The International Association for Food Protection (IAFP) held its 2019 annual meeting July 21-24 in Louisville at the Kentucky International Convention Center. Each year, almost four thousand international food safety professionals from industry, federal and state regulatory agencies and academia (students and faculty) attend the meeting.1
One of the meeting sessions was titled, “Why are we still having food safety failures if we all have food safety systems?”2 The fact is that in spite of the Food Safety Modernization Act (FSMA) and various food safety measures undertaken by the U.S. Department of Agriculture (USDA), foodborne illness outbreaks in the U.S. have not declined much, if at all. Driven by globalization and the deterioration of quality in the industrial food system, the food safety industry continues to be a growth industry.
The IAFP meeting is a huge networking event with a friendly and collegial atmosphere for attendees. Food safety troubles represent a substantial business opportunity and enable IAFP to serve as an incubator for the development of food legislation, like FSMA, which advances the financial position of each of the groups attending IAFP. The way this works is as follows. The industrial food companies cause the food safety problems. Congress then increases the budget of the U.S. Food and Drug Administration (FDA) and USDA to deal with these problems. Part of that budget increase goes to academia in the form of grants to come up with solutions for the problems, and additional grants pay state agencies to do the federal government’s bidding—such as conducting state inspections to enforce new federal laws. The industrial food companies get one-size-fits-all food safety regulations that increase their market share when their smaller competitors cannot afford the cost of compliance, and the newly legislated requirements generate more revenues for labs and other firms involved in food safety.
One sector that is not a part of the food safety revenue trail is the local food system. Regulators, industry and academia have never acknowledged how a stronger local food system can improve overall food safety. (Instead, USDA recently issued a proposed rule to allow the import of poultry slaughtered in China!)
So, the question is: if the small farmers and artisans making up local food systems do not have a place at the table, are they on the “menu” for the players in the food safety industry? For now, it looks like local producers still have ways of staying off the “menu,” but the food safety industry is monitoring them—and possibly considering ways to get them more under the industrial food regulatory umbrella. For example, during a roundtable session titled “Cottage foods: harmonizing food safety practices for a growing entrepreneurial industry,”3 regulators on the panel expressed frustration at the lack of uniform regulation for cottage foods in the U.S. However, none indicated that legislation to make state cottage food laws the same would gain any traction.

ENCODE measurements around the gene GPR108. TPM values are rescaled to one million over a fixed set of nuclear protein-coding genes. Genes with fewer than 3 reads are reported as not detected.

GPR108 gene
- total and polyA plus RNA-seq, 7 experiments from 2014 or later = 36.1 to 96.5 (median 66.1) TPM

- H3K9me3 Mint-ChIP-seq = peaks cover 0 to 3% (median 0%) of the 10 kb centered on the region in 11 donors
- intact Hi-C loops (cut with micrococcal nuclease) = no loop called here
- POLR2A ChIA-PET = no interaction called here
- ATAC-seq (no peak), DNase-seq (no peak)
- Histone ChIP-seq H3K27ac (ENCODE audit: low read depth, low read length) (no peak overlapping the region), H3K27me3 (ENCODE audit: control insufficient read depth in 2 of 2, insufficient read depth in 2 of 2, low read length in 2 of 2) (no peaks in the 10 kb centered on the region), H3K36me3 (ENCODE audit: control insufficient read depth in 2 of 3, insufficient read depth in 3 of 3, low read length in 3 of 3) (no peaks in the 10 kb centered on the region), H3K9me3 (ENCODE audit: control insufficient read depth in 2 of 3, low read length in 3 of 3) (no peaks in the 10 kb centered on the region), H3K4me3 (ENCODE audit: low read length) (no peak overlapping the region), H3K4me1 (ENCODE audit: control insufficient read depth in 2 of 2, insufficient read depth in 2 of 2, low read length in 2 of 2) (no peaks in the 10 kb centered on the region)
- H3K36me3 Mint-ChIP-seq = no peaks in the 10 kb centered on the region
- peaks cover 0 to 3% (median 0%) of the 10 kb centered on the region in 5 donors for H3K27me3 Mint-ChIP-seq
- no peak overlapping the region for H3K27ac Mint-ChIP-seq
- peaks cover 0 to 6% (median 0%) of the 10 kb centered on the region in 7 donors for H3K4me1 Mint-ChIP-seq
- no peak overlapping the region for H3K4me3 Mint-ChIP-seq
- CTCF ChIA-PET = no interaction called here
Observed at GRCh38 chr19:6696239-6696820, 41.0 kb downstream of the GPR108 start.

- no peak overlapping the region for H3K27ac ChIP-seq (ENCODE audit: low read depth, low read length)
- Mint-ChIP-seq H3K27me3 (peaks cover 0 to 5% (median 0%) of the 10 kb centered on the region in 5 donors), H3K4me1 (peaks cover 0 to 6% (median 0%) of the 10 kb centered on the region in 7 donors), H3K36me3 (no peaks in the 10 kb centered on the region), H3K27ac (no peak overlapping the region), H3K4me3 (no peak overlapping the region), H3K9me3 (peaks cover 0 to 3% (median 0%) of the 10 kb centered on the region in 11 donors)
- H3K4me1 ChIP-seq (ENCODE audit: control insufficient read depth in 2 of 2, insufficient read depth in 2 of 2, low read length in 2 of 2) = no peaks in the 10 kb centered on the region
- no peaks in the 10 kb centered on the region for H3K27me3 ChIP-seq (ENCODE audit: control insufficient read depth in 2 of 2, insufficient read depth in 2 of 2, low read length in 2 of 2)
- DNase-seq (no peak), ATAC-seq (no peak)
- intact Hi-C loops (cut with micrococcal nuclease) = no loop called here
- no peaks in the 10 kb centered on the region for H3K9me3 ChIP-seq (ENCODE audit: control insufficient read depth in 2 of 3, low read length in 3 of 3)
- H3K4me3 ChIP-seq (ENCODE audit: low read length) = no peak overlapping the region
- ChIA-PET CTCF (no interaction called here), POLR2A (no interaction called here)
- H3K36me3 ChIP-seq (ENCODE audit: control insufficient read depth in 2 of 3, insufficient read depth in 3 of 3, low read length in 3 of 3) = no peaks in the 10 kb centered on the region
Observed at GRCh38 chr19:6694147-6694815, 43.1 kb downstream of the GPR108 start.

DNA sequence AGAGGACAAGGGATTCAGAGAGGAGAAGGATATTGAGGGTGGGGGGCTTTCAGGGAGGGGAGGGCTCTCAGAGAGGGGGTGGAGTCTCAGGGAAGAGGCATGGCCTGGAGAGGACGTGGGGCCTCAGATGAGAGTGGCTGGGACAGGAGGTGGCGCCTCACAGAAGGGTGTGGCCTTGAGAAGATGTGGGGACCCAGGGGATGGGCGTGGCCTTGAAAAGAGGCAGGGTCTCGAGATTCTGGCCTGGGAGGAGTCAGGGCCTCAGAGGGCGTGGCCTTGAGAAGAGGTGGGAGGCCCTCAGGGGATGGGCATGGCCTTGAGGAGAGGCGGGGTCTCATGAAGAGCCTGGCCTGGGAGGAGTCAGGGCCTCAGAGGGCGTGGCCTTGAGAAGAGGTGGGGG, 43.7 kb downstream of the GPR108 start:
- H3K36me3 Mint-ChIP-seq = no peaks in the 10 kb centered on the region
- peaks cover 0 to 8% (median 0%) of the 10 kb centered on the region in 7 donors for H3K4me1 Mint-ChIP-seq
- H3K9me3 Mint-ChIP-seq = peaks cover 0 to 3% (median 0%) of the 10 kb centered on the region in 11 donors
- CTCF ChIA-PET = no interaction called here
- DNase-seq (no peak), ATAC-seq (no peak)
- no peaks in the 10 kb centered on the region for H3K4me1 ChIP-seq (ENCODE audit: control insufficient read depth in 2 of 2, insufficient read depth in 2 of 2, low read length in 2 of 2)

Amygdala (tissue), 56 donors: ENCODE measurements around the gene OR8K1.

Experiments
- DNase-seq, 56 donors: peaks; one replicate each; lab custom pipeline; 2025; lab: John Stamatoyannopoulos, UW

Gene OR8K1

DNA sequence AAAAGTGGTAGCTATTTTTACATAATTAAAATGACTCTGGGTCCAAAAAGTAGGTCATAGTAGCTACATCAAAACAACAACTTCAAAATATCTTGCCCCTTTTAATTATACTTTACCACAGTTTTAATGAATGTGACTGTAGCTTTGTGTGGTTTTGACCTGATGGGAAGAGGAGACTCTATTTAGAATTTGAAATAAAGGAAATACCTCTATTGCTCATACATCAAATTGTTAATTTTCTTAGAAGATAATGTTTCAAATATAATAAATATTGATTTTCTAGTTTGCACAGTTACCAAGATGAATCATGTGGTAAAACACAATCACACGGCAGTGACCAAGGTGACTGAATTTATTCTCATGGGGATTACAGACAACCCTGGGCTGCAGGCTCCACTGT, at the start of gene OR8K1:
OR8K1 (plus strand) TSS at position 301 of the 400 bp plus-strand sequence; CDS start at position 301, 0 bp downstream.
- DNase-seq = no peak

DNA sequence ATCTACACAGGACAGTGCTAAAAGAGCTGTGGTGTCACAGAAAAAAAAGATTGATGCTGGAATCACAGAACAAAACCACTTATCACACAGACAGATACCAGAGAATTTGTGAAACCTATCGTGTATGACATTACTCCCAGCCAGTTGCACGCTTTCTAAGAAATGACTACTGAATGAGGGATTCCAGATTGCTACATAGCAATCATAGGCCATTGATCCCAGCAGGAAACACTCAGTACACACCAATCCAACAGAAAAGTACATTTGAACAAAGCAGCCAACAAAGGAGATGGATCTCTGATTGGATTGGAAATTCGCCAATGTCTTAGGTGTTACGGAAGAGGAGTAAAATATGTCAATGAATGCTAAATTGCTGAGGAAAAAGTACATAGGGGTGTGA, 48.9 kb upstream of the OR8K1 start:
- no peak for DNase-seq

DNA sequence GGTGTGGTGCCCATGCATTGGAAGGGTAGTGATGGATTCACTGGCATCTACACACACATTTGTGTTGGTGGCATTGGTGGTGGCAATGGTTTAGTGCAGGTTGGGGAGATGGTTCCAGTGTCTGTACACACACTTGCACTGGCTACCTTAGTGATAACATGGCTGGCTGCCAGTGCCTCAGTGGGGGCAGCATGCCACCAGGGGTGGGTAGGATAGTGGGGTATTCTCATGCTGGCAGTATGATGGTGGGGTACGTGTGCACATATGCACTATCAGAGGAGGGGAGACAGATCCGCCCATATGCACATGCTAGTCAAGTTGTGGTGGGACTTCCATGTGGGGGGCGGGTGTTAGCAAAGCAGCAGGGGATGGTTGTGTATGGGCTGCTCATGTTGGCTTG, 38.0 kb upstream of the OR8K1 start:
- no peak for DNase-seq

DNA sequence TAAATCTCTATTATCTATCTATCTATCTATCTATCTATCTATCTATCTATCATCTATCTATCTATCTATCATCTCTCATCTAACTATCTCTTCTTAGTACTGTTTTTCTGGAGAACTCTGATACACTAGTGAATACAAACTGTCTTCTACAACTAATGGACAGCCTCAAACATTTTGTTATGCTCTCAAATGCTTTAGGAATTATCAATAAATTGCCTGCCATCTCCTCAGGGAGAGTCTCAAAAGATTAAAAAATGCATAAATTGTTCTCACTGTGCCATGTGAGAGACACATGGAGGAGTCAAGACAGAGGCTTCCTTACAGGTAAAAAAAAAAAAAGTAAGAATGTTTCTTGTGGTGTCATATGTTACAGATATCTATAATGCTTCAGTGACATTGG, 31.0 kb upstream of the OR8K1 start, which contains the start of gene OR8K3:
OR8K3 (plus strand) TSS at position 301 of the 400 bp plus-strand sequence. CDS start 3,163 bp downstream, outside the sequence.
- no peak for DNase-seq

There was also a panel on the topic, “Has the time come for the complete adoption of the Food Code?”4 The Food Code is a set of onerous model regulations that FDA develops to govern retail sales of food to consumers. All states have adopted at least some portion of the Food Code, but full adoption would mean the repeal of laws in states such as Wyoming, Maine, Utah and North Dakota that currently allow unregulated sales—from producers direct to consumers—of foods needing time and temperature control (e.g., dairy and foods with dairy as an ingredient). Again, no one on the panel for this presentation stated that there was a legitimate chance that this kind of legislation would pass.
The most alarming news at the conference was the disclosure by an FDA official regarding the agency’s inspections of food facilities for compliance with current Good Manufacturing Practices (GMPs)—one-size-fits-all regulations governing plant construction and design, sanitation, warehousing and distribution. The typical FDA inspection for GMP compliance can last two and a half to three days. Producers with less than one million dollars in sales per year come under the FSMA’s Tester-Hagen qualified exemption5 and are to be exempt from FSMA requirements for a food safety plan and, arguably, from the GMPs. Nonetheless, assumed as part of its FSMA duties, FDA has been conducting GMP inspections of exempt facilities anyway. A reading of the relevant FSMA statute indicates that FDA doesn’t have the authority to require compliance with GMPs by firms exempt under Tester-Hagen. (My article, “Is FDA exceeding FSMA inspection authority?” provides details.6]